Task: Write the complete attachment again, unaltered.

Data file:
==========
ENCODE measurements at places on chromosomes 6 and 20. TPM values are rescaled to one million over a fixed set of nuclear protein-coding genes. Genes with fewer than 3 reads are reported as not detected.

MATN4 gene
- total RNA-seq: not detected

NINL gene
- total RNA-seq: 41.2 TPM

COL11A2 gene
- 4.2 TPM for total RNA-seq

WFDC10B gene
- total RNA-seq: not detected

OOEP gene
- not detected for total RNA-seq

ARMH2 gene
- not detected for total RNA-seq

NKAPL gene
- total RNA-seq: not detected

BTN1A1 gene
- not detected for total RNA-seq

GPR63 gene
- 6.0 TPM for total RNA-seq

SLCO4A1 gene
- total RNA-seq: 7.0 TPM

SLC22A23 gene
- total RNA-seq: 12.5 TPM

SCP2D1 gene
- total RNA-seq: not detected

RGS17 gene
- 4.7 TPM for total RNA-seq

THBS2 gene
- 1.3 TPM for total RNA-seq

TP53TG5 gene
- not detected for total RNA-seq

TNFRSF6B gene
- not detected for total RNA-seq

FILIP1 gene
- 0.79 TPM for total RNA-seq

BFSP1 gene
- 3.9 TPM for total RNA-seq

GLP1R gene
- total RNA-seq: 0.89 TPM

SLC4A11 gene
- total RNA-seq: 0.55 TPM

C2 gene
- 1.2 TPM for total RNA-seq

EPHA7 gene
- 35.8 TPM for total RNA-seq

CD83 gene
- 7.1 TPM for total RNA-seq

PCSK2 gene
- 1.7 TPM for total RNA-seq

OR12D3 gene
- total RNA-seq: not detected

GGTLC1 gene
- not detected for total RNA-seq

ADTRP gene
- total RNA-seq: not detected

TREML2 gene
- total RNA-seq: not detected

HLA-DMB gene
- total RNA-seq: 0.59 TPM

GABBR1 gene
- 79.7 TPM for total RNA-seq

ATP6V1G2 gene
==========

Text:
ENCODE measurements at places on chromosomes 6 and 20. TPM values are rescaled to one million over a fixed set of nuclear protein-coding genes. Genes with fewer than 3 reads are reported as not detected.

MATN4 gene
- total RNA-seq: not detected

NINL gene
- total RNA-seq: 41.2 TPM

COL11A2 gene
- 4.2 TPM for total RNA-seq

WFDC10B gene
- total RNA-seq: not detected

OOEP gene
- not detected for total RNA-seq

ARMH2 gene
- not detected for total RNA-seq

NKAPL gene
- total RNA-seq: not detected

BTN1A1 gene
- not detected for total RNA-seq

GPR63 gene
- 6.0 TPM for total RNA-seq

SLCO4A1 gene
- total RNA-seq: 7.0 TPM

SLC22A23 gene
- total RNA-seq: 12.5 TPM

SCP2D1 gene
- total RNA-seq: not detected

RGS17 gene
- 4.7 TPM for total RNA-seq

THBS2 gene
- 1.3 TPM for total RNA-seq

TP53TG5 gene
- not detected for total RNA-seq

TNFRSF6B gene
- not detected for total RNA-seq

FILIP1 gene
- 0.79 TPM for total RNA-seq

BFSP1 gene
- 3.9 TPM for total RNA-seq

GLP1R gene
- total RNA-seq: 0.89 TPM

SLC4A11 gene
- total RNA-seq: 0.55 TPM

C2 gene
- 1.2 TPM for total RNA-seq

EPHA7 gene
- 35.8 TPM for total RNA-seq

CD83 gene
- 7.1 TPM for total RNA-seq

PCSK2 gene
- 1.7 TPM for total RNA-seq

OR12D3 gene
- total RNA-seq: not detected

GGTLC1 gene
- not detected for total RNA-seq

ADTRP gene
- total RNA-seq: not detected

TREML2 gene
- total RNA-seq: not detected

HLA-DMB gene
- total RNA-seq: 0.59 TPM

GABBR1 gene
- 79.7 TPM for total RNA-seq

ATP6V1G2 gene